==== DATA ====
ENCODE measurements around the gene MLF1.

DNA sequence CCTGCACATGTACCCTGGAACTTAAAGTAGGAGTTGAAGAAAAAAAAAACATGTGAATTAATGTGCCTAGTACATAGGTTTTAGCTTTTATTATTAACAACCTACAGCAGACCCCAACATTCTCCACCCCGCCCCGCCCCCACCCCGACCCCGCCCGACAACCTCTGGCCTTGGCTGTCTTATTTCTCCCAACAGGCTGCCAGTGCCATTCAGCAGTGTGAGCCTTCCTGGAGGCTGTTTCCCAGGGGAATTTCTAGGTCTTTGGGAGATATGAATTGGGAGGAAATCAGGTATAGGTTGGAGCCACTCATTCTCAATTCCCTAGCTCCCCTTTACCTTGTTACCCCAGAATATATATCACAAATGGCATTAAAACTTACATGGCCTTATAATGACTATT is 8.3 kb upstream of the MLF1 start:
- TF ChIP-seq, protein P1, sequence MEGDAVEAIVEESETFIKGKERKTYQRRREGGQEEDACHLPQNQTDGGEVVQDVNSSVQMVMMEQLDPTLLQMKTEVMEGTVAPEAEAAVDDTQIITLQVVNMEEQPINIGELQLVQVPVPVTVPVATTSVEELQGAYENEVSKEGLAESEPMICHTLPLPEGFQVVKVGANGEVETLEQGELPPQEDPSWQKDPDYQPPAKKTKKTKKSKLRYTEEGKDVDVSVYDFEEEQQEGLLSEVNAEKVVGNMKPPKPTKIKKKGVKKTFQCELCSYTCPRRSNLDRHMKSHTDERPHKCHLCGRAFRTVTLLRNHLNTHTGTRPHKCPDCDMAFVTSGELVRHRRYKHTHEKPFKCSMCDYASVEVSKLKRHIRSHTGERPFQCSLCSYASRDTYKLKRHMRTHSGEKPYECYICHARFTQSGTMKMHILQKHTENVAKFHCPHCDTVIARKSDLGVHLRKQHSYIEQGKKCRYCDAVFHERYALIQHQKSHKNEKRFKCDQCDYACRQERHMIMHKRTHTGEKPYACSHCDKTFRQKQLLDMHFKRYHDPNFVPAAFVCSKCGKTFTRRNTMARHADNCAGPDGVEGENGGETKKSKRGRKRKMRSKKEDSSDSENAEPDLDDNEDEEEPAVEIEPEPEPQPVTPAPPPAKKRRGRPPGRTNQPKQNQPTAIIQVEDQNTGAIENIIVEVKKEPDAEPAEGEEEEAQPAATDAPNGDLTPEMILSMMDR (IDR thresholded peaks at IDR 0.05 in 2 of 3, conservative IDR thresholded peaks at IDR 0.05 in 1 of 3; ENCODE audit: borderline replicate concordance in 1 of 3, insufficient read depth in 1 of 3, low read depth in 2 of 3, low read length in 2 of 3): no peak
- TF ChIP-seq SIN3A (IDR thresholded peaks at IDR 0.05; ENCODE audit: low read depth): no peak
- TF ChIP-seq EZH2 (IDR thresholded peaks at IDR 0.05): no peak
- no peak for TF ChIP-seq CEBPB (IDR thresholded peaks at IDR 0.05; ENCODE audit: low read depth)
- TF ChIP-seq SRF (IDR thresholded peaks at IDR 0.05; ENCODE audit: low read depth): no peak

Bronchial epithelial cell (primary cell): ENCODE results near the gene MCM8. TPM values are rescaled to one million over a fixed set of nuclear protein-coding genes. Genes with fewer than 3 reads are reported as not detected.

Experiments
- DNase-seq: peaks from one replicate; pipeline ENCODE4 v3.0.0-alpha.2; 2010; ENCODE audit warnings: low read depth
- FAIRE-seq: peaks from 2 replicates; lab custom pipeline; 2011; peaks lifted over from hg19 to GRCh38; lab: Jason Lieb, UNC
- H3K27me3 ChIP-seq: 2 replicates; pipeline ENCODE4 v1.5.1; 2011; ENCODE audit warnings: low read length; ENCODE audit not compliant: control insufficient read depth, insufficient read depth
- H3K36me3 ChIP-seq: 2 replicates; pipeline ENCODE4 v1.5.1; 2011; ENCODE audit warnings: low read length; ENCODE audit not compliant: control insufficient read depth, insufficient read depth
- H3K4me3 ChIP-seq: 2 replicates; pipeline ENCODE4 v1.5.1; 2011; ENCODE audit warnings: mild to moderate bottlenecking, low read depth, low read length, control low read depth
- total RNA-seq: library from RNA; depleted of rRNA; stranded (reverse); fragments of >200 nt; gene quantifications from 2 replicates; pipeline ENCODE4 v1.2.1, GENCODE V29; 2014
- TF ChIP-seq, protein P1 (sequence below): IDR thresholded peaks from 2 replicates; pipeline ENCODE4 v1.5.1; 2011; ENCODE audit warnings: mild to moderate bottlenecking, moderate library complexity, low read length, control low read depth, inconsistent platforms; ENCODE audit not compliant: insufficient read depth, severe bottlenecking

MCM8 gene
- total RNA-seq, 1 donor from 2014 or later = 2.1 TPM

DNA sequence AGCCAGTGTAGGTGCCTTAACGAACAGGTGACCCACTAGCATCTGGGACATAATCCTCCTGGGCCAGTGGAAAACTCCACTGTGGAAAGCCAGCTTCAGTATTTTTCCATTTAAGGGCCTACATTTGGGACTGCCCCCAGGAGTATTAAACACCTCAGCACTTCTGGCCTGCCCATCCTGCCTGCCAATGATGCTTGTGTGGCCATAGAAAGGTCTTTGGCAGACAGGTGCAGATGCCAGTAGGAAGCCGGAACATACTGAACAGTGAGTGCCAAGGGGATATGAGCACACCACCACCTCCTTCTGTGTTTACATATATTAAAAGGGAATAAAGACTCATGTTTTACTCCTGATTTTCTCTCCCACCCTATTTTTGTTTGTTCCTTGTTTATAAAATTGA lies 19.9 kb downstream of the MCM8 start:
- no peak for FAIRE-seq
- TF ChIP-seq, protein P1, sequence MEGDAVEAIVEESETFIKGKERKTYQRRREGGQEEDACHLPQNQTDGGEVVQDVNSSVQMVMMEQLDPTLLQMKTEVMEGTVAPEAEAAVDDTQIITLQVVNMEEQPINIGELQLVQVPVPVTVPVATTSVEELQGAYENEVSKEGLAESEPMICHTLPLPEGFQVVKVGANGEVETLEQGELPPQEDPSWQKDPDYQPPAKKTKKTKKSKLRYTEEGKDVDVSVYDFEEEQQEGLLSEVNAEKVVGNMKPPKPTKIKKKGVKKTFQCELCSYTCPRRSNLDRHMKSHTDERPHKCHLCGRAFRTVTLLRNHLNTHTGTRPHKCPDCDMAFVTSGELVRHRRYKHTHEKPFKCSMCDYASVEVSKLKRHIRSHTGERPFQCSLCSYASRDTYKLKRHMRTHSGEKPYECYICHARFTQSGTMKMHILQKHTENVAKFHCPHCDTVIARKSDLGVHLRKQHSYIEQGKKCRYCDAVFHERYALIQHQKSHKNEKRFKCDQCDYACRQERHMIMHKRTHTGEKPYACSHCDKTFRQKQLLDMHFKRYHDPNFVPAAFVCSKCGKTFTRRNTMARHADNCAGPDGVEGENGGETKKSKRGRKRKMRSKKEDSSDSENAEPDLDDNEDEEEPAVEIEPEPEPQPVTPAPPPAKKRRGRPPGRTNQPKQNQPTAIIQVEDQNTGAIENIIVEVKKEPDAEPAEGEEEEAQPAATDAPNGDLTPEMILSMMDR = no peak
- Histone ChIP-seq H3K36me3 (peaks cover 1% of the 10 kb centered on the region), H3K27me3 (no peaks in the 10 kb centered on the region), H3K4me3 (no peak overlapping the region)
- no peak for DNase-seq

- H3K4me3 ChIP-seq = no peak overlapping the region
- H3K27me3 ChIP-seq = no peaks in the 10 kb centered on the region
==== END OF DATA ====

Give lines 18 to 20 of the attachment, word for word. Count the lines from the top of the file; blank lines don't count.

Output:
- total RNA-seq, 1 donor from 2014 or later = 2.1 TPM

DNA sequence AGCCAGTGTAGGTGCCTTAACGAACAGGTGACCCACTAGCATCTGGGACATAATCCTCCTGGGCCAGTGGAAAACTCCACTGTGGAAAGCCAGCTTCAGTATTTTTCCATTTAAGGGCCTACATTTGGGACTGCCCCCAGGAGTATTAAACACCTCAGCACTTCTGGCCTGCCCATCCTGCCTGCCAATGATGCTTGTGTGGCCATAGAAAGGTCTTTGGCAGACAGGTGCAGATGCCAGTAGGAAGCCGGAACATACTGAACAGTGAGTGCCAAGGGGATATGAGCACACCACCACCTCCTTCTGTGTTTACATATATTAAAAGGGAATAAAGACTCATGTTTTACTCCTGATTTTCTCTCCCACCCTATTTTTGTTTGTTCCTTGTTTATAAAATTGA lies 19.9 kb downstream of the MCM8 start:
- no peak for FAIRE-seq